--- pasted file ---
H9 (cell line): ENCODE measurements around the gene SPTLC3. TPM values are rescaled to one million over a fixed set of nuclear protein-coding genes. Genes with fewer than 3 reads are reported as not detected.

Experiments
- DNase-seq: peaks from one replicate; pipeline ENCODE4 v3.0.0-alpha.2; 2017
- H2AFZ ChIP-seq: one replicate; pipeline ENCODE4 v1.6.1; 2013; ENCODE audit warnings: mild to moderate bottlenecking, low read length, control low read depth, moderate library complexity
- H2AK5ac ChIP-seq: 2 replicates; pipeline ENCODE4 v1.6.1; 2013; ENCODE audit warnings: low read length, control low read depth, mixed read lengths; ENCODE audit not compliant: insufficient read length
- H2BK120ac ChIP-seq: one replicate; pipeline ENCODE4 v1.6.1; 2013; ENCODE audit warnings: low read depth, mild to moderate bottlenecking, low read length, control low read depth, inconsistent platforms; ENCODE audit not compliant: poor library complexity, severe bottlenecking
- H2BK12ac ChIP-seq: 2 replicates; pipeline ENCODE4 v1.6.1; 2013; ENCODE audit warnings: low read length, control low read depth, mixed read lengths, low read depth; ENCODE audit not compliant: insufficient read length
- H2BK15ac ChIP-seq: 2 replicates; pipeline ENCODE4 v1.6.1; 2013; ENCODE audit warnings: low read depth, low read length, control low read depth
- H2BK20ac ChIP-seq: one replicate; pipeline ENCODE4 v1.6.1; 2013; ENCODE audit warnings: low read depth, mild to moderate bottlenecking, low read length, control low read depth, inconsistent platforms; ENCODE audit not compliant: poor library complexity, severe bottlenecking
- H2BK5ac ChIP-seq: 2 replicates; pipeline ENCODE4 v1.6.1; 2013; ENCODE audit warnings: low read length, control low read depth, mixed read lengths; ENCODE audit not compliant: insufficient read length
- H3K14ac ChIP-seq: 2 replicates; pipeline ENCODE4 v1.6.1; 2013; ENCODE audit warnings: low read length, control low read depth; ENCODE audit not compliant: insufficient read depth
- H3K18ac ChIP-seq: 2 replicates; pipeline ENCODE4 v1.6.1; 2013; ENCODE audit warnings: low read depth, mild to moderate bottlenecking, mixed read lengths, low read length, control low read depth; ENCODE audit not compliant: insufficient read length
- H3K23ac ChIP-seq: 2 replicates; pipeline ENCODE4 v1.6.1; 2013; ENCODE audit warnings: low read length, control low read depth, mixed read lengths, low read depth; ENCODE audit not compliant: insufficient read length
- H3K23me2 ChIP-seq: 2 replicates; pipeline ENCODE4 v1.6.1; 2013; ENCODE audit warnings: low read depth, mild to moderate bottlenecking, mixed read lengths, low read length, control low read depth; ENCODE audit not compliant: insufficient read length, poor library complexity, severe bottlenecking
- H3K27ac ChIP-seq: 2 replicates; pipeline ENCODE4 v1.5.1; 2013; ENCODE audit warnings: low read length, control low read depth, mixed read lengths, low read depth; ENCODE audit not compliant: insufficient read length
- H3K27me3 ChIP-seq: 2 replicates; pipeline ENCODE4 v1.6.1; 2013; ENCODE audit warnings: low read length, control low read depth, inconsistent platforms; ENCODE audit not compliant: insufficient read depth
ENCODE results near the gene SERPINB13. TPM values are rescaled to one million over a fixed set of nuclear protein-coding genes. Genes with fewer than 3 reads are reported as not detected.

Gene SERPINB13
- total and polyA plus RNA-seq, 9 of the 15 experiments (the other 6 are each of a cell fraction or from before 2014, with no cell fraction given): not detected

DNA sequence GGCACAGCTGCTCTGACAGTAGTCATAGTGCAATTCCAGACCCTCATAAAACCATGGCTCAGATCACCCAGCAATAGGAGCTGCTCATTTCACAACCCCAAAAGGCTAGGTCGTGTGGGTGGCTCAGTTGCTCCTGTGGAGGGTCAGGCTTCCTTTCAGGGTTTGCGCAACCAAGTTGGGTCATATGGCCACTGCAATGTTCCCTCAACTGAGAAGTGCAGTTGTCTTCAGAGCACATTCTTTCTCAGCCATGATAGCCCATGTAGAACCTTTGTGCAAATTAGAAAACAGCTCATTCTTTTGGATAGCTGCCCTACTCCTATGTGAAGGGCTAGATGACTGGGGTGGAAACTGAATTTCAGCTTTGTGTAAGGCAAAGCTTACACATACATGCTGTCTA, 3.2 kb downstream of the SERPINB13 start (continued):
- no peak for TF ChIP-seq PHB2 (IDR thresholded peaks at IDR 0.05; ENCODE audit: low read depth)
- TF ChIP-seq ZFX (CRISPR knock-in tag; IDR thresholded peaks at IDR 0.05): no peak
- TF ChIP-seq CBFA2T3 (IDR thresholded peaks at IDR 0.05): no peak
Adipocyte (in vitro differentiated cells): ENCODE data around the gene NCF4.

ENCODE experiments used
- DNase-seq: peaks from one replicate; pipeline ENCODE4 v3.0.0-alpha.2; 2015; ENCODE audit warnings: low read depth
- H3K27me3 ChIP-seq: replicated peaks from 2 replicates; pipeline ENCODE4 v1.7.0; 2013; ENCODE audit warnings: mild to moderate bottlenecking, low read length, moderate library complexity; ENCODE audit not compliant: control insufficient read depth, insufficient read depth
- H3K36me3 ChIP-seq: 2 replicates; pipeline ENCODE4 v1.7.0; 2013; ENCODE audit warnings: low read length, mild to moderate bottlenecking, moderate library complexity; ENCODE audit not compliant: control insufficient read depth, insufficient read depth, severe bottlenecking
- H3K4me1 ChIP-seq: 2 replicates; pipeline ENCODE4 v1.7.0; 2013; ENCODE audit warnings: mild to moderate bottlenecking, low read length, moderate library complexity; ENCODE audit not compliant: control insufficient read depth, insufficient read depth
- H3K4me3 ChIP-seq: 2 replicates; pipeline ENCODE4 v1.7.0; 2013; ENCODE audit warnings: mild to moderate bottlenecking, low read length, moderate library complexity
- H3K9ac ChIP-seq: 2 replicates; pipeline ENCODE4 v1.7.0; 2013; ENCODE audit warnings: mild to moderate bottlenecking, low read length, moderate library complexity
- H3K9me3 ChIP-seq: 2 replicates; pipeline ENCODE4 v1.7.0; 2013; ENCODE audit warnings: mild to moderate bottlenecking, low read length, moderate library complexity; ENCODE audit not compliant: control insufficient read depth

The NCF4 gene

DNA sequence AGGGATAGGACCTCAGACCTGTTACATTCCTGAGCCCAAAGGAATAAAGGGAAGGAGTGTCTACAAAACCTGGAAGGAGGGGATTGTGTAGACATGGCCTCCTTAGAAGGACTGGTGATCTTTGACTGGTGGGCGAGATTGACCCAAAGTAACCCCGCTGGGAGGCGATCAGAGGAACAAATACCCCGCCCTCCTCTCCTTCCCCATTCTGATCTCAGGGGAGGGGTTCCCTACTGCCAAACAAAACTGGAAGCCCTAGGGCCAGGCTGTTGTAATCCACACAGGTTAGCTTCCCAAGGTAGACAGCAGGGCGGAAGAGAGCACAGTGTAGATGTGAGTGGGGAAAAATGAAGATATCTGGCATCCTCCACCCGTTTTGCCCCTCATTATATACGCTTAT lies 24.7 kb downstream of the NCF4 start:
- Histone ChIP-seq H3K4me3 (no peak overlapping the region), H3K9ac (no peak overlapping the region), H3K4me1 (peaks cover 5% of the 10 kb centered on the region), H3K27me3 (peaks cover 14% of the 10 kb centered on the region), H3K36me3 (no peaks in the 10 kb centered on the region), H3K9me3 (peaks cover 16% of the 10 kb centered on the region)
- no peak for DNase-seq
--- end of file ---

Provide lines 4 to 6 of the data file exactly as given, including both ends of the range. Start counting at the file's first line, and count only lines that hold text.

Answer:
- H2AFZ ChIP-seq: one replicate; pipeline ENCODE4 v1.6.1; 2013; ENCODE audit warnings: mild to moderate bottlenecking, low read length, control low read depth, moderate library complexity
- H2AK5ac ChIP-seq: 2 replicates; pipeline ENCODE4 v1.6.1; 2013; ENCODE audit warnings: low read length, control low read depth, mixed read lengths; ENCODE audit not compliant: insufficient read length
- H2BK120ac ChIP-seq: one replicate; pipeline ENCODE4 v1.6.1; 2013; ENCODE audit warnings: low read depth, mild to moderate bottlenecking, low read length, control low read depth, inconsistent platforms; ENCODE audit not compliant: poor library complexity, severe bottlenecking